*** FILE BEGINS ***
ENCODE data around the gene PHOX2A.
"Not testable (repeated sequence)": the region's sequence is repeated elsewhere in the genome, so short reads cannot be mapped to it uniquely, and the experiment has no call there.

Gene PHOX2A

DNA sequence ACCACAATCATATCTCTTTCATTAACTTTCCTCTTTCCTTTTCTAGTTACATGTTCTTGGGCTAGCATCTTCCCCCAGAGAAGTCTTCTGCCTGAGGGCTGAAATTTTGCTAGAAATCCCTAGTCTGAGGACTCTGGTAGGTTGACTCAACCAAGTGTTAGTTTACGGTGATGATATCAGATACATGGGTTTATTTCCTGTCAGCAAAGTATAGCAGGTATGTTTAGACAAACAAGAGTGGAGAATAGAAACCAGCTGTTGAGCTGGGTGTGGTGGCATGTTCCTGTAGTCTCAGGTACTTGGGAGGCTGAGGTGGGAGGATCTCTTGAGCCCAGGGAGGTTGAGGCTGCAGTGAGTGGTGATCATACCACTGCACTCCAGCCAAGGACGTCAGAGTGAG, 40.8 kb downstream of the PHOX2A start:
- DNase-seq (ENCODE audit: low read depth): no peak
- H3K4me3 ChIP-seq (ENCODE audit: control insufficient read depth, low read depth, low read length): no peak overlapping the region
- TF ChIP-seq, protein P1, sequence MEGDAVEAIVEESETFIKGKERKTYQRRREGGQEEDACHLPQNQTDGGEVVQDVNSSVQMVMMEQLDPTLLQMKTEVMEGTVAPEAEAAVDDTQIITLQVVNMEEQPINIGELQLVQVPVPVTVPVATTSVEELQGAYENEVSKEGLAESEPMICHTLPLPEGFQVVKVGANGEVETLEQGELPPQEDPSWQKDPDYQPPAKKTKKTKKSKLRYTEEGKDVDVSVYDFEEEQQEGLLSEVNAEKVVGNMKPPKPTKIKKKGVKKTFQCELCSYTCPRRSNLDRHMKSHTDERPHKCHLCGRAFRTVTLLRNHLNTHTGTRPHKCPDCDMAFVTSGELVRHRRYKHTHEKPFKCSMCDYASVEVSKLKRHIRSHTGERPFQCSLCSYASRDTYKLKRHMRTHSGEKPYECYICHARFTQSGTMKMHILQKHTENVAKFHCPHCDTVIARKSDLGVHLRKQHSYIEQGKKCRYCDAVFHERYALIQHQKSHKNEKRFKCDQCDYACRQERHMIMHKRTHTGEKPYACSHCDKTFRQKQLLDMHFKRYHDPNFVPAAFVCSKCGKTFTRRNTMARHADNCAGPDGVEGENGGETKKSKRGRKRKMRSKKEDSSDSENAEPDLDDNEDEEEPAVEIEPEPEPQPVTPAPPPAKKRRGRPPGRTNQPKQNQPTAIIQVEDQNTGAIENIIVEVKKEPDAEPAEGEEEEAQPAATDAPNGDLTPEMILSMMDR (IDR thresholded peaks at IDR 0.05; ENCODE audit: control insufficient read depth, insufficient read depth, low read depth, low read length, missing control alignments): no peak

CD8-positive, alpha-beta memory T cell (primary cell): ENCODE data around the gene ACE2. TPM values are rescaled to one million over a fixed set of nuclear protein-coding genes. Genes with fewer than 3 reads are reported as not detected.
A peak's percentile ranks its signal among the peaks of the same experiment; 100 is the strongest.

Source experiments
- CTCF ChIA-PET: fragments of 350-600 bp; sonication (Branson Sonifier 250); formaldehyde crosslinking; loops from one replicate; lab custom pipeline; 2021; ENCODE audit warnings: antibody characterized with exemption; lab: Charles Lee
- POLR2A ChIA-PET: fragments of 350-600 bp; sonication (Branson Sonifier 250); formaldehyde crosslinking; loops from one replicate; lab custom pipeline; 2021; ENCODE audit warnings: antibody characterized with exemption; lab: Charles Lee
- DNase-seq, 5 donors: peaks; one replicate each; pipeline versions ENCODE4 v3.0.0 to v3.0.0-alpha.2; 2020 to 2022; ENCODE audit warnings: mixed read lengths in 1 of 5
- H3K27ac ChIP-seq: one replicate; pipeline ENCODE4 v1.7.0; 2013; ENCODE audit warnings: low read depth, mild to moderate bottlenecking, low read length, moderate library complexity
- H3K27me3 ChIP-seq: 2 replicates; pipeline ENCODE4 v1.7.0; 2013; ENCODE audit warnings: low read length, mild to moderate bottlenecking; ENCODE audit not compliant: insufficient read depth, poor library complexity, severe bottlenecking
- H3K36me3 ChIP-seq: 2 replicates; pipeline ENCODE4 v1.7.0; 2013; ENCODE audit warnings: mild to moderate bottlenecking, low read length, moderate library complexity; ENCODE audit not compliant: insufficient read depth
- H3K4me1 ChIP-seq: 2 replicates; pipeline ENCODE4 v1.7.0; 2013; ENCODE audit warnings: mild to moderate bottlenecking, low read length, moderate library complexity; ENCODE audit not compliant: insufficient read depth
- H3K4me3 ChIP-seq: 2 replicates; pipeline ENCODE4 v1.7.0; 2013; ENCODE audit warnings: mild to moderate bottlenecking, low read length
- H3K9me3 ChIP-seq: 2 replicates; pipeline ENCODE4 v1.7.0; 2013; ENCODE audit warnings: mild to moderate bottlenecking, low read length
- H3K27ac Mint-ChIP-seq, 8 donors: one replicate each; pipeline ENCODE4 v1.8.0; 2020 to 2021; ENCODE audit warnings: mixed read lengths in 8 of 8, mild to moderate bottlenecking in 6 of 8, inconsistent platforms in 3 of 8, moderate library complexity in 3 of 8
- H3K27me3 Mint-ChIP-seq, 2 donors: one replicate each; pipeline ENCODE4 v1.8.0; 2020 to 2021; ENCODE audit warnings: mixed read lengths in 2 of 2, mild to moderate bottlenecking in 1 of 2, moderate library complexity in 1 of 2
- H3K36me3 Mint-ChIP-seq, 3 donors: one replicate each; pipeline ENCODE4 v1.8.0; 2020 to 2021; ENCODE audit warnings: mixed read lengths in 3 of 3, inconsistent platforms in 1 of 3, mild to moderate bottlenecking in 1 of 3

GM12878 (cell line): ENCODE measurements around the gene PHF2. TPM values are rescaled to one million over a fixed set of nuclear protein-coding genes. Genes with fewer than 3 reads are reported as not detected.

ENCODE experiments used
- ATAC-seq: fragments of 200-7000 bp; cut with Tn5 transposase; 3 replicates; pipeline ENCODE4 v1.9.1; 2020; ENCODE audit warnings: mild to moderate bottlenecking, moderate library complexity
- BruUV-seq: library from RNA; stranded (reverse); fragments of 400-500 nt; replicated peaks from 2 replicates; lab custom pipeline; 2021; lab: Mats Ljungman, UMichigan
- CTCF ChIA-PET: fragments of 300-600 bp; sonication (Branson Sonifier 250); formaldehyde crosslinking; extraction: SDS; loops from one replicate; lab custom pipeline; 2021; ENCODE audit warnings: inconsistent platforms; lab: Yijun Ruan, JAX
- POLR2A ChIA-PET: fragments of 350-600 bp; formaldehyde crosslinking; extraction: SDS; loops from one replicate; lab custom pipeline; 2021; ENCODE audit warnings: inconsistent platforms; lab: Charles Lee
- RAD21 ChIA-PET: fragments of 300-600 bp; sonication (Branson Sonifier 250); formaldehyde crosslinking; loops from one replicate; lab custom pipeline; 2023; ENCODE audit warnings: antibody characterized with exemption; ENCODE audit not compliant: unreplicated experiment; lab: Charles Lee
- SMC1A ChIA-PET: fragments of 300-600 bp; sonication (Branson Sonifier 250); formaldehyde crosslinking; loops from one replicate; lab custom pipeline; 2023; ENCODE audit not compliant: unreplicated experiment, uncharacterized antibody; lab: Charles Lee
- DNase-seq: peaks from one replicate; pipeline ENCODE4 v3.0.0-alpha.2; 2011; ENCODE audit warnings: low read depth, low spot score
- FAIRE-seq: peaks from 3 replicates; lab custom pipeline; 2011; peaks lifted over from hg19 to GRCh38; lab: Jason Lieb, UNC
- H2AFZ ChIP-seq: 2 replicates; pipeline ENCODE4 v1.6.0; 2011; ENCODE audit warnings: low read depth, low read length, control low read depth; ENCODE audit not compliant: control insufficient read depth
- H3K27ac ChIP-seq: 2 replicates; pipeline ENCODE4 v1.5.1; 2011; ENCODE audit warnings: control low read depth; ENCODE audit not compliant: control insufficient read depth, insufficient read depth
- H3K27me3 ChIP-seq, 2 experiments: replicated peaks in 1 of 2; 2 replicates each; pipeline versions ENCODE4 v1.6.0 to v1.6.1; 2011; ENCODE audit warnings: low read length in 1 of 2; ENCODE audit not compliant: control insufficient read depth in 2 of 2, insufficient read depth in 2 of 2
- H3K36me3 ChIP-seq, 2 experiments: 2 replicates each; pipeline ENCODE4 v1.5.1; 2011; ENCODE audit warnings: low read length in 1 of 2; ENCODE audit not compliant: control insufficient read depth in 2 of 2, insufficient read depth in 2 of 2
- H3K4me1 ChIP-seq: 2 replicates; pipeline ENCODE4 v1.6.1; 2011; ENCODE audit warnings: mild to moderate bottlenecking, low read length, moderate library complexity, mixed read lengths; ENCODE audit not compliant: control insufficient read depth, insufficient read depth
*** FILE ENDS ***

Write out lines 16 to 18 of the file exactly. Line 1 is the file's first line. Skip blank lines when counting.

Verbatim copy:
- H3K36me3 ChIP-seq: 2 replicates; pipeline ENCODE4 v1.7.0; 2013; ENCODE audit warnings: mild to moderate bottlenecking, low read length, moderate library complexity; ENCODE audit not compliant: insufficient read depth
- H3K4me1 ChIP-seq: 2 replicates; pipeline ENCODE4 v1.7.0; 2013; ENCODE audit warnings: mild to moderate bottlenecking, low read length, moderate library complexity; ENCODE audit not compliant: insufficient read depth
- H3K4me3 ChIP-seq: 2 replicates; pipeline ENCODE4 v1.7.0; 2013; ENCODE audit warnings: mild to moderate bottlenecking, low read length